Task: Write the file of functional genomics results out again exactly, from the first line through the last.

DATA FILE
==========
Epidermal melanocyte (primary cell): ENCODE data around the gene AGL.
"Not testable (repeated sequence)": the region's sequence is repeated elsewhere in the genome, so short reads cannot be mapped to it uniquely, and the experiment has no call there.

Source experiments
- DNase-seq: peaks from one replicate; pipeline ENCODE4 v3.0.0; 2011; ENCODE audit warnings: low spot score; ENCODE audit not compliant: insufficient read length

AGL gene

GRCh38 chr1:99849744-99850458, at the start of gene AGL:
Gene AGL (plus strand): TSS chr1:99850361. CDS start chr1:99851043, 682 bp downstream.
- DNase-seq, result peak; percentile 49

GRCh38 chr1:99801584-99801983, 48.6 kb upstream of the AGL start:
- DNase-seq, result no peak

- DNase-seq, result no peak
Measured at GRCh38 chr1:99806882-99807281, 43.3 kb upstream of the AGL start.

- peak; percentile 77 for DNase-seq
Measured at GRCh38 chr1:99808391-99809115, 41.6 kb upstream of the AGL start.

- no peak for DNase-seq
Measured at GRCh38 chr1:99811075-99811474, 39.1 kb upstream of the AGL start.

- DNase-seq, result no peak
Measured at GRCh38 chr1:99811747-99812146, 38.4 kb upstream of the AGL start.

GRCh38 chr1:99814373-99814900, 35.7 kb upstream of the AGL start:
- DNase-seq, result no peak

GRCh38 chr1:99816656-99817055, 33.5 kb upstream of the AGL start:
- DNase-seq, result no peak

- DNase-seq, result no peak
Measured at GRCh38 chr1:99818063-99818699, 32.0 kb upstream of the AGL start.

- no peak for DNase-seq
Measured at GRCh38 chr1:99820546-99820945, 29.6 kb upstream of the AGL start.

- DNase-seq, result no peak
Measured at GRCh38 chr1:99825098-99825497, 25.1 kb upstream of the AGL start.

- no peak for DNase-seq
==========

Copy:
Epidermal melanocyte (primary cell): ENCODE data around the gene AGL.
"Not testable (repeated sequence)": the region's sequence is repeated elsewhere in the genome, so short reads cannot be mapped to it uniquely, and the experiment has no call there.

Source experiments
- DNase-seq: peaks from one replicate; pipeline ENCODE4 v3.0.0; 2011; ENCODE audit warnings: low spot score; ENCODE audit not compliant: insufficient read length

AGL gene

GRCh38 chr1:99849744-99850458, at the start of gene AGL:
Gene AGL (plus strand): TSS chr1:99850361. CDS start chr1:99851043, 682 bp downstream.
- DNase-seq, result peak; percentile 49

GRCh38 chr1:99801584-99801983, 48.6 kb upstream of the AGL start:
- DNase-seq, result no peak

- DNase-seq, result no peak
Measured at GRCh38 chr1:99806882-99807281, 43.3 kb upstream of the AGL start.

- peak; percentile 77 for DNase-seq
Measured at GRCh38 chr1:99808391-99809115, 41.6 kb upstream of the AGL start.

- no peak for DNase-seq
Measured at GRCh38 chr1:99811075-99811474, 39.1 kb upstream of the AGL start.

- DNase-seq, result no peak
Measured at GRCh38 chr1:99811747-99812146, 38.4 kb upstream of the AGL start.

GRCh38 chr1:99814373-99814900, 35.7 kb upstream of the AGL start:
- DNase-seq, result no peak

GRCh38 chr1:99816656-99817055, 33.5 kb upstream of the AGL start:
- DNase-seq, result no peak

- DNase-seq, result no peak
Measured at GRCh38 chr1:99818063-99818699, 32.0 kb upstream of the AGL start.

- no peak for DNase-seq
Measured at GRCh38 chr1:99820546-99820945, 29.6 kb upstream of the AGL start.

- DNase-seq, result no peak
Measured at GRCh38 chr1:99825098-99825497, 25.1 kb upstream of the AGL start.

- no peak for DNase-seq